FT – Private equity investors are paying through the nose for midsize companies – Matthew C Klein 12/4

China

FT – China banking regulator targets ‘invisible shareholders’ – Gabriel Wildau 12/1

WSJ – How China’s Migrant Crisis Could Hit Alibaba – Jacky Wong 12/5

South America

FT – Maduro’s purge – Gideon Long 12/1

  • “New appointment at state oil company is designed to keep the military sweet.”

October 2, 2017

If you were to read only one thing…

Reuters – Chaos and hackers stalk investors on cryptocurrency exchanges – Steve Stecklow, Alexandra Harney, Anna Irrera and Jemima Kelly 9/29

  • “Online exchanges for trading bitcoins and other virtual currencies can make fortunes for their owners. But they are largely unregulated, besieged by hackers and thieves, and fraught with risk for consumers.”
  • “Cryptocurrencies were supposed to offer a secure, digital way to conduct financial transactions, but they have been dogged by doubts. Concerns have largely focused on their astronomical gains in value and the likelihood of painful price crashes. Equally perilous, though, are the exchanges where virtual currencies are bought, sold and stored. These exchanges, which match buyers and sellers and sometimes hold traders’ funds, have become magnets for fraud and mires of technological dysfunction, a Reuters examination shows, posing an underappreciated risk to anyone who trades digital coins.”
  • “Huge sums are at stake. As the prices of bitcoin and other virtual currencies have soared this year – bitcoin has quadrupled – legions of investors and speculators have turned to online exchanges. Billions of dollars’ worth of bitcoins and other cryptocurrencies – which aren’t backed by any governments or central banks – are now traded on exchanges every day.”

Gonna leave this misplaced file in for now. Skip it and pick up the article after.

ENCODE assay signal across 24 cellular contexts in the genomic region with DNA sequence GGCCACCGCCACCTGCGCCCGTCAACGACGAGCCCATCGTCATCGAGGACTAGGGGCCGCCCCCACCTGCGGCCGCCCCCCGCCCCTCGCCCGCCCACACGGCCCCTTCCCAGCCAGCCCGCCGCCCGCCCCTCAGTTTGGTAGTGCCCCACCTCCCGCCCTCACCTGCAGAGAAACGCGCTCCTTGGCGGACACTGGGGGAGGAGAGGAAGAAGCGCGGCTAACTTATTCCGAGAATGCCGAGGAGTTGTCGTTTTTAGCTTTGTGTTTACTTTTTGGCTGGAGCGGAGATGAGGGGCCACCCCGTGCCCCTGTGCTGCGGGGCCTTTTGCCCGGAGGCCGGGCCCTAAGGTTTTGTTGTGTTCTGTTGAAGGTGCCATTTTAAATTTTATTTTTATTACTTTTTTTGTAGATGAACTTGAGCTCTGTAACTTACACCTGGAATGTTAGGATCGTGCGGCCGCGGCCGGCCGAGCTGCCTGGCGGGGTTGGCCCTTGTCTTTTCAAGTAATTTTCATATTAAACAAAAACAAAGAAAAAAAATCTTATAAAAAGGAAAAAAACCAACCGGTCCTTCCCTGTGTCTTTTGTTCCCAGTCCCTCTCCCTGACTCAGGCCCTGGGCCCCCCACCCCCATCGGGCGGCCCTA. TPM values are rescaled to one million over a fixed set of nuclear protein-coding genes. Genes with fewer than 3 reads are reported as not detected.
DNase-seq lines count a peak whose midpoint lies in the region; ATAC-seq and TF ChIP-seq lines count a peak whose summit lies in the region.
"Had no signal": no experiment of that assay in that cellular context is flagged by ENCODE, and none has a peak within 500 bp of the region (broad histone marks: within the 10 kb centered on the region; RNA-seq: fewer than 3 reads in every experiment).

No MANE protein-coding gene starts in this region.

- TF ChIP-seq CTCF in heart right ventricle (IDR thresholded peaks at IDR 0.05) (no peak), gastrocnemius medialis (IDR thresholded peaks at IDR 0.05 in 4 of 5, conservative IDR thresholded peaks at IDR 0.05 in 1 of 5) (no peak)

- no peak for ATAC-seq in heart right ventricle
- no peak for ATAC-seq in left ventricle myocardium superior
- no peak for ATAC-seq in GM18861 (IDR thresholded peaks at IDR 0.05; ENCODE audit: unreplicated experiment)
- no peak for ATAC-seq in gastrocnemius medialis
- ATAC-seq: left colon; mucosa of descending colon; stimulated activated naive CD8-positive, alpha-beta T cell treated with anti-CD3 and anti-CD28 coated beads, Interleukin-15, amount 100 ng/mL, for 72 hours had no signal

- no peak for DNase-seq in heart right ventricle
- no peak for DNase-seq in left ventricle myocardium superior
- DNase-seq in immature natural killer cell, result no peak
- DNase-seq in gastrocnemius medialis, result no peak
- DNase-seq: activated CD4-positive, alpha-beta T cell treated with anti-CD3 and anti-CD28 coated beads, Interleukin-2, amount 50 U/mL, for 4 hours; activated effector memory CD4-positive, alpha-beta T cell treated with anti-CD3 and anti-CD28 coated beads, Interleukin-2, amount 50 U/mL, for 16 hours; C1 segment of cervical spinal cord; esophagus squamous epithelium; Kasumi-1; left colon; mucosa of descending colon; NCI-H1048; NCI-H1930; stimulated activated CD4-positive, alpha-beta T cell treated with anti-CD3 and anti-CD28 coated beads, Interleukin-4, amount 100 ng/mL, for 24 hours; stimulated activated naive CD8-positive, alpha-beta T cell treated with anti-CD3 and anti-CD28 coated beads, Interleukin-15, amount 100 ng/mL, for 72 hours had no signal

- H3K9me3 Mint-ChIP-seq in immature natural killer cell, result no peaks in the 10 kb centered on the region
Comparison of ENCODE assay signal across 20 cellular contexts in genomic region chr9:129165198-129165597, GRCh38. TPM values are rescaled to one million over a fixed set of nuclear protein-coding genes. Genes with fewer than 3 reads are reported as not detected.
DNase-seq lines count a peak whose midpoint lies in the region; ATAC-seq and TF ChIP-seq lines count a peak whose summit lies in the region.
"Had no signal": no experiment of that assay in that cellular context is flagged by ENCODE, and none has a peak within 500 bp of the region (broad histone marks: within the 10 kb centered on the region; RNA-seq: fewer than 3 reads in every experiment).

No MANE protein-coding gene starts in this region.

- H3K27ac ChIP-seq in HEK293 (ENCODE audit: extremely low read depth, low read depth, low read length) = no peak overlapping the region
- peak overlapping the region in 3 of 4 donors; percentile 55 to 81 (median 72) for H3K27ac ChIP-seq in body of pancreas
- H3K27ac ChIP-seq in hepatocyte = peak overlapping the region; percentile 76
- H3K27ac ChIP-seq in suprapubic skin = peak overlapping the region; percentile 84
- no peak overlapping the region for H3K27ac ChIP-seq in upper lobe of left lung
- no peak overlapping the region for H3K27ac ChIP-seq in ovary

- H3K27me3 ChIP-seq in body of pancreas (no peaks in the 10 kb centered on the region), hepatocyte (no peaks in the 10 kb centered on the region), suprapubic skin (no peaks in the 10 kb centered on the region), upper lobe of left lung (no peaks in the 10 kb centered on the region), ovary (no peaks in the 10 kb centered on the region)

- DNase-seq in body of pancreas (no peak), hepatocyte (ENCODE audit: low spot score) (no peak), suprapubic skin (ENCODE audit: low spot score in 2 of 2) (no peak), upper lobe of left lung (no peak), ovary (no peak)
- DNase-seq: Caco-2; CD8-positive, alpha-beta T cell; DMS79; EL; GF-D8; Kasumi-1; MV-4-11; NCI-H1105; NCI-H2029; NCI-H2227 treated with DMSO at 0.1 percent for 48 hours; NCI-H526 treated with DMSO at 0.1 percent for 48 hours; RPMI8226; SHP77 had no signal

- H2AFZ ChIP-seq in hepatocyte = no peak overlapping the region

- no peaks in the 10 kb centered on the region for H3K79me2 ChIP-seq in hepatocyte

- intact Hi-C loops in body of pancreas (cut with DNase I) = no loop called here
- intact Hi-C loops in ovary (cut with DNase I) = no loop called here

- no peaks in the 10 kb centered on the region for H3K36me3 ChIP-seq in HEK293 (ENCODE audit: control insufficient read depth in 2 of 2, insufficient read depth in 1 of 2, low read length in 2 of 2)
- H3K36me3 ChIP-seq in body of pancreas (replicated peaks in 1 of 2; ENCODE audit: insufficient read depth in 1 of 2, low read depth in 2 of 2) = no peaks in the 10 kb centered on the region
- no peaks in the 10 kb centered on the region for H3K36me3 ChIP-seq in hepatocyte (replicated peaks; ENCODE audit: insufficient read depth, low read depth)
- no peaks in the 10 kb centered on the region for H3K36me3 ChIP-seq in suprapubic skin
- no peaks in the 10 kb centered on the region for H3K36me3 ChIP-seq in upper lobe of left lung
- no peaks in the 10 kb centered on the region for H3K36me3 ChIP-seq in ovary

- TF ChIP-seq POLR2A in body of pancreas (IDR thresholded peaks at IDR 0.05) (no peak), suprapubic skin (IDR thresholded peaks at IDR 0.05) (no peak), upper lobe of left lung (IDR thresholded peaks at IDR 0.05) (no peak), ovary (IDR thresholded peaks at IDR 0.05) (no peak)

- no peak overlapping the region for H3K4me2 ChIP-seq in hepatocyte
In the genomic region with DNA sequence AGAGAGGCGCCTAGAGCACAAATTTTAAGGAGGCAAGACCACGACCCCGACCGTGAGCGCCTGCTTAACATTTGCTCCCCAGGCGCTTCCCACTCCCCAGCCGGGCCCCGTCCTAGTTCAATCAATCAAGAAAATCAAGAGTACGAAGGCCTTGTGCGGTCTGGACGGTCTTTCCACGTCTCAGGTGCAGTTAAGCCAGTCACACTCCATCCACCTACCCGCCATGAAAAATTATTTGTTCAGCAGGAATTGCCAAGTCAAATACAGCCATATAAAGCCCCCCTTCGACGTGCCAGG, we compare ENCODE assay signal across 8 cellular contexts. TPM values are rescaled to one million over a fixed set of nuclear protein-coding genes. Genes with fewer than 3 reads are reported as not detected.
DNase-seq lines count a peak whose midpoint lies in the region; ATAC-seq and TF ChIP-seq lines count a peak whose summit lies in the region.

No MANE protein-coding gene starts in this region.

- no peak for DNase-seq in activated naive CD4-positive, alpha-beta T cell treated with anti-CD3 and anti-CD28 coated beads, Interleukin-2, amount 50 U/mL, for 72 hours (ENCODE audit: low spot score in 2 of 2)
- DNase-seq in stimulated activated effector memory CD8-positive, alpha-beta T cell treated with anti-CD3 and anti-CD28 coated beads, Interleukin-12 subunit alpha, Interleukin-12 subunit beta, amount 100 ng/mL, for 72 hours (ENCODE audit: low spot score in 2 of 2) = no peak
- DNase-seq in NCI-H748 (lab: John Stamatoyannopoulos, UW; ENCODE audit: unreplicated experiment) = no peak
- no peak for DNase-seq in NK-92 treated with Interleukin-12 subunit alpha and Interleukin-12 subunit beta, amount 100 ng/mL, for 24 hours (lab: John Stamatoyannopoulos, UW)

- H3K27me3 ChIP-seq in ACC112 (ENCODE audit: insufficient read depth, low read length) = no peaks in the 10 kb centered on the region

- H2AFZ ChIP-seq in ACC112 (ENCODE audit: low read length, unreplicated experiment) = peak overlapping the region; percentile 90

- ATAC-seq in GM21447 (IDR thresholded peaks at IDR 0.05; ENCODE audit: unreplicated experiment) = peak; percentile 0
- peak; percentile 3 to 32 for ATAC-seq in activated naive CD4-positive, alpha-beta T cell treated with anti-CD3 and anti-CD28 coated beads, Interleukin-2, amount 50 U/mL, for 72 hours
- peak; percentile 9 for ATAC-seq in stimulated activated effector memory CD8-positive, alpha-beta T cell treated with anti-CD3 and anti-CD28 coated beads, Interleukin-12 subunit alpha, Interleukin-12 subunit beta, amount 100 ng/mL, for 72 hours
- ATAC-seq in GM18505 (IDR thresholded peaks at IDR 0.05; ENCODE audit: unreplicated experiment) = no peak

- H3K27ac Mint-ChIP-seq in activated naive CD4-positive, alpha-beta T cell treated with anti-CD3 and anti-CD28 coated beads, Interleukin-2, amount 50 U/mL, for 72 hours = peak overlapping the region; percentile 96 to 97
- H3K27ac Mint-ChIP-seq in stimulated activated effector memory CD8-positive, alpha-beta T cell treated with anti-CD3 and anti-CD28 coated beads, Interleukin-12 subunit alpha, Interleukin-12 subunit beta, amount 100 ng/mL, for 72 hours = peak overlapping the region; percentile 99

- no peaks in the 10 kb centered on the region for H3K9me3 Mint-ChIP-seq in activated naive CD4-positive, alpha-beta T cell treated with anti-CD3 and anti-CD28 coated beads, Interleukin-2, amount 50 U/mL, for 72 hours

• “’These are new assets. No one really knows what to make of them,’ said David L. Yermack, chairman of the finance department at New York University’s Stern School of Business. ‘If you’re a consumer, there’s nothing to protect you.’”
  • There have been at least three dozen heists of cryptocurrency exchanges since 2011; many of the hacked exchanges later shut down. More than 980,000 bitcoins have been stolen, which today would be worth about $4 billion. Few have been recovered. Burned investors have been left at the mercy of exchanges as to whether they will receive any compensation.”
  • “Nearly 25,000 customers of Mt. Gox, once the world’s largest bitcoin exchange, are still waiting for compensation more than three years after its collapse into bankruptcy in Japan. The exchange said it lost about 650,000 bitcoins. Claims approved by the bankruptcy trustee total more than $400 million.”
  • “So-called ‘flash crashes’ – when cryptocurrencies suddenly plummet in value – are also a threat. Unlike regulated U.S. stock exchanges, cryptocurrency exchanges aren’t required to have circuit breakers in place to halt trading during wild price swings. Digital coin exchanges are also frequently under assault by hackers, resulting in down times that can sideline traders at critical moments.”
  • Caveat emptor.

Perspective

Vox – What every American needs to know about Puerto Rico’s hurricane disaster – Brian Resnick and Eliza Barclay 9/29

  • “3.4 million US citizens live in Puerto Rico, and they are entitled to the same government response as any state. But half of Americans don’t even know that.”
  • “Puerto Ricans have been citizens of the United States since 1917, when President Woodrow Wilson signed the Jones-Shafroth Act. Citizens mean citizens. Puerto Ricans can travel freely to and from the continental United States without a passport. They’re protected by the same Bill of Rights as anyone else born in the United States. They vote in presidential primaries.”